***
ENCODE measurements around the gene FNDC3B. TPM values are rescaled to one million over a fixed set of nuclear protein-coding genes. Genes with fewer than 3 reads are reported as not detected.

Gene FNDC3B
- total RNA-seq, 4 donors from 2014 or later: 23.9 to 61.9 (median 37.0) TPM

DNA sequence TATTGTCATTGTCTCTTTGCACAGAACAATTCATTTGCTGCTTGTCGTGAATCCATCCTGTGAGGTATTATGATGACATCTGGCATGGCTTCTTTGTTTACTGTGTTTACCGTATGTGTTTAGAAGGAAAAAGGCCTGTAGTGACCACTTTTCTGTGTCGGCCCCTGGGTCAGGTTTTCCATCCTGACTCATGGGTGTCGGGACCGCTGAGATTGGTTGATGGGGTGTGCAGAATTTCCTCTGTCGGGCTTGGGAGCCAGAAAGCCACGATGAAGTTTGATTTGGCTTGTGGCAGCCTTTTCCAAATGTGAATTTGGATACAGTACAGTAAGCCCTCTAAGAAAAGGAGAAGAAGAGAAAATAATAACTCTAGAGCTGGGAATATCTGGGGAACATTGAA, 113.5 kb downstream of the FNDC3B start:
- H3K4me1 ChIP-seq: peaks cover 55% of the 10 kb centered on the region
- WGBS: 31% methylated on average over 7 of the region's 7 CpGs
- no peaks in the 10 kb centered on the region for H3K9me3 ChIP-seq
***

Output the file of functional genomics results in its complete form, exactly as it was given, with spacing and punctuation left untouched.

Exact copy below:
ENCODE measurements around the gene FNDC3B. TPM values are rescaled to one million over a fixed set of nuclear protein-coding genes. Genes with fewer than 3 reads are reported as not detected.

Gene FNDC3B
- total RNA-seq, 4 donors from 2014 or later: 23.9 to 61.9 (median 37.0) TPM

DNA sequence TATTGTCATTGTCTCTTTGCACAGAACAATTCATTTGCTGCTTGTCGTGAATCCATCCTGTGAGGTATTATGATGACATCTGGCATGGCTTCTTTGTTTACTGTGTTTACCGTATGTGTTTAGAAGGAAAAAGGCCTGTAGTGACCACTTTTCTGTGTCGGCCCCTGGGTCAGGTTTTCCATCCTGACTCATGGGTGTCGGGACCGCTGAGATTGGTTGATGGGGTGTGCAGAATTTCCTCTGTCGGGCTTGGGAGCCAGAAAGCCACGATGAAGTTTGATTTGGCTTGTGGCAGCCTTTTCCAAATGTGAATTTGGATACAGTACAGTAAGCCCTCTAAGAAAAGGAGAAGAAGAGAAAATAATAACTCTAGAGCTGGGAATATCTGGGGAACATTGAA, 113.5 kb downstream of the FNDC3B start:
- H3K4me1 ChIP-seq: peaks cover 55% of the 10 kb centered on the region
- WGBS: 31% methylated on average over 7 of the region's 7 CpGs
- no peaks in the 10 kb centered on the region for H3K9me3 ChIP-seq